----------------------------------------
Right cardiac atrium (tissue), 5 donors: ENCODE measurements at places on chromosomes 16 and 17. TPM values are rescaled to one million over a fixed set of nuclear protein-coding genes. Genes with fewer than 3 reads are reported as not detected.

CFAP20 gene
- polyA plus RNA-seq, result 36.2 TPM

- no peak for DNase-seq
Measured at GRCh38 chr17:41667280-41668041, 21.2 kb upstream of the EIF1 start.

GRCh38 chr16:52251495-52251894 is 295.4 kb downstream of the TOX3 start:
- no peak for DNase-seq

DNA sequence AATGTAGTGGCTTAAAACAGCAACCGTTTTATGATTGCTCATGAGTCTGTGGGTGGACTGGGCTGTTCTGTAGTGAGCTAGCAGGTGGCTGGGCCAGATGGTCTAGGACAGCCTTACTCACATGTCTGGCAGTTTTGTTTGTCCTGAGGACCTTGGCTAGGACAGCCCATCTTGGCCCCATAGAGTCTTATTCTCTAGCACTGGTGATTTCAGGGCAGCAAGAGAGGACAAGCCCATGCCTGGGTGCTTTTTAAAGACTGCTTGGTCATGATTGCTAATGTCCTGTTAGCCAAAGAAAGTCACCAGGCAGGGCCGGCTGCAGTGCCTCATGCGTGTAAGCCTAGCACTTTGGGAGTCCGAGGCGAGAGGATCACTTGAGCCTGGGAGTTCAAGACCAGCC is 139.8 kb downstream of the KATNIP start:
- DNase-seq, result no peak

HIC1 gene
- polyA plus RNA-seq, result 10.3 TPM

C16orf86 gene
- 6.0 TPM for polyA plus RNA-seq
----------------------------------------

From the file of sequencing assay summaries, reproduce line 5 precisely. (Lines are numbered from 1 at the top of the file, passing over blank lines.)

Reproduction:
Measured at GRCh38 chr17:41667280-41668041, 21.2 kb upstream of the EIF1 start.